Over the past several years, it has become commonplace for major gaming titles to have annual release, but I wish it would end. If it is not a sports game, I don't want a new one to come out every single year, so stop it. Please, game developers, take your time and build a deeper, better, more polished game. Game publishers, don't push game developers to speed up the process. Meals that take all day to make are much more enjoyable than 90-second meals and games are the same way.

The Call of Duty series has been cranking out a new game every year since it has grown in popularity. Multiple game developers create the games, taking turns with each new addition to the series, so they do have a little more time, but it still isn't a lot of time. It is difficult to make a ground-breaking came in a year and a half. Little has changed over the past four games.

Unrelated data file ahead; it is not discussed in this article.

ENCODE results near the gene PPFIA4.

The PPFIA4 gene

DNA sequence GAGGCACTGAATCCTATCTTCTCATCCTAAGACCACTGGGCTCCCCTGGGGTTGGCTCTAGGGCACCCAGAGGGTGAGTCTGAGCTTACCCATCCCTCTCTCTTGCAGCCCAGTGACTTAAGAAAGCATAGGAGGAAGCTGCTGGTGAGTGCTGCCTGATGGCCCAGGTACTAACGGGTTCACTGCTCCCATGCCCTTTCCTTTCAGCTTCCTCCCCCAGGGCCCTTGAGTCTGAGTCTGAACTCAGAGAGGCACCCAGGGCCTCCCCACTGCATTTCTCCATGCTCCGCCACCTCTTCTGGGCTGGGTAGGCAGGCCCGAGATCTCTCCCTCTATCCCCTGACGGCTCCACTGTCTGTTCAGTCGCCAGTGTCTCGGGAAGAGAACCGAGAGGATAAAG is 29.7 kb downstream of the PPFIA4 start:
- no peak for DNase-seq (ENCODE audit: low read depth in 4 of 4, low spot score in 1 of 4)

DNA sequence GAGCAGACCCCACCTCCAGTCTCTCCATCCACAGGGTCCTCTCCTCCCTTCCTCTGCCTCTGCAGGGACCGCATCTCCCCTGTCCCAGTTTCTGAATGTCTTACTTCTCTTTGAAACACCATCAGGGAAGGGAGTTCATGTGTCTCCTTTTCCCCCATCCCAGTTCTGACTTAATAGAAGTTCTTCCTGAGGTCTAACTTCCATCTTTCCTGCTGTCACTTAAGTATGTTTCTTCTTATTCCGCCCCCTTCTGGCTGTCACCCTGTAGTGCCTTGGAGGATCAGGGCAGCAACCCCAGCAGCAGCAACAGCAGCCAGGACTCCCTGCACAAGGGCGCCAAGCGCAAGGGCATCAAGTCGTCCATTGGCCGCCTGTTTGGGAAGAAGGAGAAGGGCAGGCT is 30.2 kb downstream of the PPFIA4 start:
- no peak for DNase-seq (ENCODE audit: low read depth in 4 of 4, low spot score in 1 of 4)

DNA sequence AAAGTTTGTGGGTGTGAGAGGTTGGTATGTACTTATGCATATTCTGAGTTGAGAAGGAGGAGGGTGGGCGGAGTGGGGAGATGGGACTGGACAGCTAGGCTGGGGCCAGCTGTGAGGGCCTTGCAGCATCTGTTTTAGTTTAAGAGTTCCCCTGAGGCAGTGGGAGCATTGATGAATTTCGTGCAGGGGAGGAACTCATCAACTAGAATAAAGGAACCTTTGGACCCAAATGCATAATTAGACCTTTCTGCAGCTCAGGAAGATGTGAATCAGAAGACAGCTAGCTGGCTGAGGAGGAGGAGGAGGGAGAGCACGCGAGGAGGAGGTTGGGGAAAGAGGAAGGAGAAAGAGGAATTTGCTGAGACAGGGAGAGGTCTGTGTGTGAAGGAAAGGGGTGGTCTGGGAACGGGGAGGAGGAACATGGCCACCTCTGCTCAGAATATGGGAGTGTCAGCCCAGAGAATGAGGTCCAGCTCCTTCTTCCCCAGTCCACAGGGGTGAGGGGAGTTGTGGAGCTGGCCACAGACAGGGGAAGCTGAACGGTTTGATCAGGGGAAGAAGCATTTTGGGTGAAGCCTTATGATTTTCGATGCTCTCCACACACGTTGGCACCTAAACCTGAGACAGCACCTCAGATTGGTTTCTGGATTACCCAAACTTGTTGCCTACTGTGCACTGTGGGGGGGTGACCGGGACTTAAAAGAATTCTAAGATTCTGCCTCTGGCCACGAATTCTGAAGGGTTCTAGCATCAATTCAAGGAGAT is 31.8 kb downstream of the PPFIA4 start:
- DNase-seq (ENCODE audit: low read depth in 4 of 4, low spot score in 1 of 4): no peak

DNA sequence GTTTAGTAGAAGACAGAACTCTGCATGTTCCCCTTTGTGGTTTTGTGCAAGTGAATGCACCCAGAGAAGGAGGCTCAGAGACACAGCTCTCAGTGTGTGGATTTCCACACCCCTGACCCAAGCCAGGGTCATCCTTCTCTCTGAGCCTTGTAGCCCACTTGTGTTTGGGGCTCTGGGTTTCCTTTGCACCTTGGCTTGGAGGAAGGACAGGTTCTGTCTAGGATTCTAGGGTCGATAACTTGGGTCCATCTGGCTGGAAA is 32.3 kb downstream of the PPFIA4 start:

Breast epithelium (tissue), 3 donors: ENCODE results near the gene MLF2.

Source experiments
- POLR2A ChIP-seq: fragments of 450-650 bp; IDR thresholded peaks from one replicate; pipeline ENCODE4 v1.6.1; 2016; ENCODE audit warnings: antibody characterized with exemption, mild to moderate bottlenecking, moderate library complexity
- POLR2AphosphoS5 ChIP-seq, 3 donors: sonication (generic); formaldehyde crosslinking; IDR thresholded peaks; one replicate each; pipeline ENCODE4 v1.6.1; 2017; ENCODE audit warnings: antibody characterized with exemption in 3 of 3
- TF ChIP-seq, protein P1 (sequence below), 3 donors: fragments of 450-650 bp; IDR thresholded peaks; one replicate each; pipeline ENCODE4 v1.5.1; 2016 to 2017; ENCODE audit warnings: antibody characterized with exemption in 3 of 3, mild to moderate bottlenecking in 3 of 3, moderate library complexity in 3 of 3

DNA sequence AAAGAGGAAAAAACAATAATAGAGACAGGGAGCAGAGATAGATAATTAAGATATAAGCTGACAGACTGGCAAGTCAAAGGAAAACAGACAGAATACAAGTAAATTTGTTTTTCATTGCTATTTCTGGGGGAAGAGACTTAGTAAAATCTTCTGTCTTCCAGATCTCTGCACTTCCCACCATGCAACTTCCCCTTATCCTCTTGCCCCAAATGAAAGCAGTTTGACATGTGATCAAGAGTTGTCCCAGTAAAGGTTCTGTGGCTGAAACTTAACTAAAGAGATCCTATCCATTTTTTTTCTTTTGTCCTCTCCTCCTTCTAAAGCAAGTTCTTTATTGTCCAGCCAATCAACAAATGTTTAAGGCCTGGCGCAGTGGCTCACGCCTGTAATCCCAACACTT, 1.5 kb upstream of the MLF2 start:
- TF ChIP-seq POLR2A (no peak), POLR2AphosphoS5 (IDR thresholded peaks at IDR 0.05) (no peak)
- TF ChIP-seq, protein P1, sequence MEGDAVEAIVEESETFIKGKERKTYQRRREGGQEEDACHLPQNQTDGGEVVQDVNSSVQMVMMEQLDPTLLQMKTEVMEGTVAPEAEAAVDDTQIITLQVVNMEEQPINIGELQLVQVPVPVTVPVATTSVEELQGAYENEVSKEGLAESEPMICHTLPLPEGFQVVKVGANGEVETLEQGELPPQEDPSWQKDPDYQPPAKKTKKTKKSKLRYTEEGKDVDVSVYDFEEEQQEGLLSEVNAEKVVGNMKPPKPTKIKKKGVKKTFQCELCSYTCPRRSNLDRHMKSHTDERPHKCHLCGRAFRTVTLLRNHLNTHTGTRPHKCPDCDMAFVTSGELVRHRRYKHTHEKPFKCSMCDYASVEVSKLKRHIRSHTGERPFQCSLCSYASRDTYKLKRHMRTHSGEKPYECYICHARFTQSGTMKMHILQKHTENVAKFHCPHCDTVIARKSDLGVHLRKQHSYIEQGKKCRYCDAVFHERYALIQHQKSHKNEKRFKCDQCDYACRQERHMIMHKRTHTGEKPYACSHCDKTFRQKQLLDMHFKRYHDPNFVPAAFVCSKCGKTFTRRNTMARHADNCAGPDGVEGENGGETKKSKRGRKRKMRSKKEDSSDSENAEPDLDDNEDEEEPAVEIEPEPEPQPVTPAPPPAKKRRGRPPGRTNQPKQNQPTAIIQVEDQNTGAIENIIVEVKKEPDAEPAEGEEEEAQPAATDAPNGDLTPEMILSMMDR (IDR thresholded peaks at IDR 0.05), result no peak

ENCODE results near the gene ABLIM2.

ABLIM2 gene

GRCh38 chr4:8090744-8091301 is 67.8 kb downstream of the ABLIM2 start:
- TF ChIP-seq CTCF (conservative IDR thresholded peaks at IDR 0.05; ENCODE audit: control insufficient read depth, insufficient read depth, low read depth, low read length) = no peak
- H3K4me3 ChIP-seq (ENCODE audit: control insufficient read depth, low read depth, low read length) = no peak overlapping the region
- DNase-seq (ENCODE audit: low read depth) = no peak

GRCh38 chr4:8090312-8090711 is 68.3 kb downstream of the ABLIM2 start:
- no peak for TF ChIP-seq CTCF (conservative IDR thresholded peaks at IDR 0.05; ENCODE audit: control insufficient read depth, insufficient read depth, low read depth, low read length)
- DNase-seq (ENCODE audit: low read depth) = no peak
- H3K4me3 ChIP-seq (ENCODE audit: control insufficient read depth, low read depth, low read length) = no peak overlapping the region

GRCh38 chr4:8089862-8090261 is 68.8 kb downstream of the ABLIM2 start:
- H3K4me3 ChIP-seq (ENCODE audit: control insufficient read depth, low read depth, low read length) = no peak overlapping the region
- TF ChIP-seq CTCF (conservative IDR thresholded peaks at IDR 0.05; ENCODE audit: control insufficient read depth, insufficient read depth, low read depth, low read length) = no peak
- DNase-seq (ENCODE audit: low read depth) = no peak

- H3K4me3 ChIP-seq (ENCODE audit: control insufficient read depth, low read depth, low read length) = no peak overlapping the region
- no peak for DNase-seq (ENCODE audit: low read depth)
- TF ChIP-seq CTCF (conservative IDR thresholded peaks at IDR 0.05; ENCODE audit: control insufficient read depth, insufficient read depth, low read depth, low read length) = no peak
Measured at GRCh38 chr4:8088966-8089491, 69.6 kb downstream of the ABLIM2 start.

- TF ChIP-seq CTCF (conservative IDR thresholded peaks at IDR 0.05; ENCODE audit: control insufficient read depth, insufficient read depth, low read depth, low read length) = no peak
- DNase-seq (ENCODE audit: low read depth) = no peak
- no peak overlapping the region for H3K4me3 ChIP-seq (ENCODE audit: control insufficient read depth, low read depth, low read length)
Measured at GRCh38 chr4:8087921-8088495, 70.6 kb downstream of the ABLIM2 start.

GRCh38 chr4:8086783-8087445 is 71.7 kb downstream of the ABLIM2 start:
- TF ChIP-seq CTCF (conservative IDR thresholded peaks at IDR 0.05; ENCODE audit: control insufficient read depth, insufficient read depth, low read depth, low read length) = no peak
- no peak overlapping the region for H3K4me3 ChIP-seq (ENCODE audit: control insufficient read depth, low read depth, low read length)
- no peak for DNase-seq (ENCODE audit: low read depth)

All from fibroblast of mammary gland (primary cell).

Many are saying that Modern Warfare 3 (which debuted yesterday) feels old. It runs on the same graphics engine that Modern Warfare 2 ran on when it came out two years ago. To survive in any business, you have to innovate. Despite this, Modern Warfare 3 is little different than 2 or even 1 and it is still thriving.

The Assassin's Creed series is another franchise that has grown greatly as new games have been released. There is even an Assassin's Creed movie going into production. Assassin's Creed is now following in Call of Duty's footsteps. Assassin's Creed: Revelations will come out later this month. Last year, Assassin's Creed: Brotherhood was released. Assassin's Creed 3 has already been announced and will be coming out in time for the 2012 holiday season. Will the series get watered down?

There were two years between the release of Battlefield 3 and Battlefield: Bad Company 2. There were five years between Battlefield 3 and its prequel, Battlefield 2. Before BF3 was released, its developer, DICE, said that the Battlefield series wouldn't receive annual releases. I breathed a sigh of relief when I first heard the news and was thankful for a breath of fresh air; that might have been pre-mature.

This week, the president of Electronic Arts (EA; the publisher that released BF3), Frank Gibeau, announced that we should expect a BF4. BF3 has only been out for three weeks, so I hope this announcement doesn't mean BF4 will come out next year. Will this ever end?